Derivation of Radial Equation

(624) |

Recall that the angular momentum vector, , is defined [see Eq. (526)]

Here, the (where all run from 1 to 3) are elements of the so-called

Thus, , , and ,

Let us calculate the value of using Eq. (627). According
to our new notation, is the same as . Thus, we
obtain

Here is the usual

(631) |

Here, we have made use of the fairly self-evident result that . We have also been careful to preserve the order of the various terms on the right-hand side of the above expression, since the and the do not necessarily commute with one another.

We now need to rearrange the order of the terms on the right-hand
side of Eq. (632). We can achieve this by making use of
the fundamental commutation relation for the and the [see Eq. (483)]:

(634) |

Here, we have made use of the fact that , since the commute with one another [see Eq. (482)]. Next,

(635) |

(636) |

(637) |

Note that if we had attempted to derive the above expression directly from Eq. (626), using standard vector identities, then we would have missed the final term on the right-hand side. This term originates from the lack of commutation between the and operators in quantum mechanics. Of course, standard vector analysis assumes that all terms commute with one another.

Equation (638) can be rearranged to give

(639) |

(640) |

(641) |

Let us now consider whether the above Hamiltonian commutes with the angular momentum operators and . Recall, from Sect. 8.3, that and are represented as differential operators which depend solely on the angular spherical polar coordinates, and , and do not contain the radial polar coordinate, . Thus, any function of , or any differential operator involving (but not and ), will automatically commute with and . Moreover, commutes both with itself, and with (see Sect. 8.2). It is, therefore, clear that the above Hamiltonian commutes with both and .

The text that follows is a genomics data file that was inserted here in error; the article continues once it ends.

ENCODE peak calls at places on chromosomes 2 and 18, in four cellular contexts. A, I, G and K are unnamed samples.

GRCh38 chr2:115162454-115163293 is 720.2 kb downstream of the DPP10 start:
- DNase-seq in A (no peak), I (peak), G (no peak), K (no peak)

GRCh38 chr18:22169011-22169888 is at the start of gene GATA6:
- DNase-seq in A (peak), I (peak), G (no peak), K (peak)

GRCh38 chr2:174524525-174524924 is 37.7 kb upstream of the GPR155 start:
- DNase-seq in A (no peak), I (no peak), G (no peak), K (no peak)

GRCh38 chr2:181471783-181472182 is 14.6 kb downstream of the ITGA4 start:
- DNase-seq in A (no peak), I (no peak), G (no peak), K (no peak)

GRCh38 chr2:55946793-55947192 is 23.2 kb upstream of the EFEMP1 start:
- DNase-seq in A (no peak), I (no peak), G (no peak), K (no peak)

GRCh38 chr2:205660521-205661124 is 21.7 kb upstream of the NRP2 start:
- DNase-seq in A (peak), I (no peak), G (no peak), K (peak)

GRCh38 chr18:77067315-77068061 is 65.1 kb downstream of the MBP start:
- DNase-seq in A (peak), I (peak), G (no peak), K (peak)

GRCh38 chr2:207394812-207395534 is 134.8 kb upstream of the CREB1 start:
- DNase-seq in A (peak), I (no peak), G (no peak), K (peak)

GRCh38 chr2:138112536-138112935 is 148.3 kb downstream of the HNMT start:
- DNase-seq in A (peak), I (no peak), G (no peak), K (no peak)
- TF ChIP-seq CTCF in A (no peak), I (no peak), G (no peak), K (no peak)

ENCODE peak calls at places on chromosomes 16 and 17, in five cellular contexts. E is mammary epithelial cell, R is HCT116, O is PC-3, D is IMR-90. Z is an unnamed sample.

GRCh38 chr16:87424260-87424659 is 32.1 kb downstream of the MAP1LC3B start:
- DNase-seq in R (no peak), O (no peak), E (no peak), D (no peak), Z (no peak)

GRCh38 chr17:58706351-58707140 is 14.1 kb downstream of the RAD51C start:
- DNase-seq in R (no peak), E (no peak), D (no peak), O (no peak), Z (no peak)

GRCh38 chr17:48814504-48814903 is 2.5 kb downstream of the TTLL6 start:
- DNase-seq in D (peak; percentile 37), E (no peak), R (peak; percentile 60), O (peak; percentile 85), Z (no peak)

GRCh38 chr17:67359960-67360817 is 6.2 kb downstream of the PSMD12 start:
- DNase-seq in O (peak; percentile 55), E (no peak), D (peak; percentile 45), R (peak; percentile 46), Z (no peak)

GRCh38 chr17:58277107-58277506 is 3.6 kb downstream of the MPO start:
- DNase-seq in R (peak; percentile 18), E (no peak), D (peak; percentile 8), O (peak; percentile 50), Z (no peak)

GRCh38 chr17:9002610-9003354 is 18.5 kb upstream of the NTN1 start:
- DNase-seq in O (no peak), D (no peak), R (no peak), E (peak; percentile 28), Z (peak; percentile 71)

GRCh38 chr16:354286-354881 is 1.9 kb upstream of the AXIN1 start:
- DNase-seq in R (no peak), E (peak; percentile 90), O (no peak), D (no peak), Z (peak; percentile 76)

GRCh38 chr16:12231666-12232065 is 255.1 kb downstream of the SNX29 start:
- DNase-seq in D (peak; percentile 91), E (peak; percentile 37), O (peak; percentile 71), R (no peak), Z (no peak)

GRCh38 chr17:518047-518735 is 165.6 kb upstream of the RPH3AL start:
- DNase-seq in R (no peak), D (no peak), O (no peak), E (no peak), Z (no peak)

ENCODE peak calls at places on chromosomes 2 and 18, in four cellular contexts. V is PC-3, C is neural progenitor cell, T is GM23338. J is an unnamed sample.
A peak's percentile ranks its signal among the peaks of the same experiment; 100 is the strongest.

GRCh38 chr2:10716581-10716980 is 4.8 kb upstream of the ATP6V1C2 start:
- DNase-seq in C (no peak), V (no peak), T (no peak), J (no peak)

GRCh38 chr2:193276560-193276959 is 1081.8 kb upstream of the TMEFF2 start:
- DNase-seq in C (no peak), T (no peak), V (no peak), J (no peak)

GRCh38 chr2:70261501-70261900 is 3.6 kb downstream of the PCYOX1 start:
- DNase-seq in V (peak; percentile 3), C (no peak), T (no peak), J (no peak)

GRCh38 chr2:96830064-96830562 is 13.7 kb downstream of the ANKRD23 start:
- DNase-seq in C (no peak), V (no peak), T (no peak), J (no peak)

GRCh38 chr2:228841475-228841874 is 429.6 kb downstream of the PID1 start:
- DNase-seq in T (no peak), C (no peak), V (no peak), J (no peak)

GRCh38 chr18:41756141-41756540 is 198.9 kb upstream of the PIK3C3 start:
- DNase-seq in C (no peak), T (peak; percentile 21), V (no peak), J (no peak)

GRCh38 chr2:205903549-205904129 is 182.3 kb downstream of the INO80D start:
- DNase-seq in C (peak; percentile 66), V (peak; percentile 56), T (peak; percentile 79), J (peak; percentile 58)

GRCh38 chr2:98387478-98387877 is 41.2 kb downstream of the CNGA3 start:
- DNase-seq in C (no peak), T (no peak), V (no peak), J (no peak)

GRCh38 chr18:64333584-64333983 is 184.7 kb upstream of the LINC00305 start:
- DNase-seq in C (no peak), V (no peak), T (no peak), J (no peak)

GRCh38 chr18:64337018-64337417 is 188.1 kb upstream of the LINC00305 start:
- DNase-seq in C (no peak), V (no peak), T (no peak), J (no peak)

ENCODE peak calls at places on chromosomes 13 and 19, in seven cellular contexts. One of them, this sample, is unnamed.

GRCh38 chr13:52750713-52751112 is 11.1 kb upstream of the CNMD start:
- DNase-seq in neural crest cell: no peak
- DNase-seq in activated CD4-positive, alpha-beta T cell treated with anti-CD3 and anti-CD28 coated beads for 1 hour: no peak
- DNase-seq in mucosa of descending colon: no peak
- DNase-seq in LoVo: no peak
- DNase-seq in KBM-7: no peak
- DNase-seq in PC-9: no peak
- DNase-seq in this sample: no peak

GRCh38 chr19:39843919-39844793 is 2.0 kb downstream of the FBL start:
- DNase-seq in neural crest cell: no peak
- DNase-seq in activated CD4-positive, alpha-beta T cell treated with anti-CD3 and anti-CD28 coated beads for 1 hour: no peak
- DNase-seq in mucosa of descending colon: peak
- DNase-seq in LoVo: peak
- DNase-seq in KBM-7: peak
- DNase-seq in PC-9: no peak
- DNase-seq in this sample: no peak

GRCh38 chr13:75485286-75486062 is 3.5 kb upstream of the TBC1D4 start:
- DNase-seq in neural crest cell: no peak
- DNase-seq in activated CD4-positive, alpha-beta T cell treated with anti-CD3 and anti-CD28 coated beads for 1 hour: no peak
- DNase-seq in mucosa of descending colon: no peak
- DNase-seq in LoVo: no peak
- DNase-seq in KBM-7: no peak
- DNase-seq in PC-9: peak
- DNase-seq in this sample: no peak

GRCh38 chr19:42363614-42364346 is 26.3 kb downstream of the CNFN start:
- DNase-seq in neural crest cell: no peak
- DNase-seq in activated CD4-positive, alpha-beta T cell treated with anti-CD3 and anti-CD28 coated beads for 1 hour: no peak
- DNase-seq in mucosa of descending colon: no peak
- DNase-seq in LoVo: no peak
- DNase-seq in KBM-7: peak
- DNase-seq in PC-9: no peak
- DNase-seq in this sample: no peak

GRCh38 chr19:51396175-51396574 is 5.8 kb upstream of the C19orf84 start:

Now, according to Sect. 4.10, if two operators commute with
one another then they possess simultaneous eigenstates. We thus conclude
that *for a particle moving in a central potential the eigenstates of the
Hamiltonian are simultaneous eigenstates of and *.
Now, we have already found the simultaneous eigenstates of
and --they are the spherical harmonics,
,
discussed in Sect. 8.7. It follows that the spherical
harmonics are also eigenstates of the Hamiltonian. This observation leads
us to try the following separable form for the stationary
wavefunction:

Recall that the quantum numbers and are restricted to take certain integer values, as explained in Sect. 8.6.

Finally, making use of Eqs. (622), (642), and (645),
we obtain the following differential equation which determines the radial variation of the stationary wavefunction:

(646) |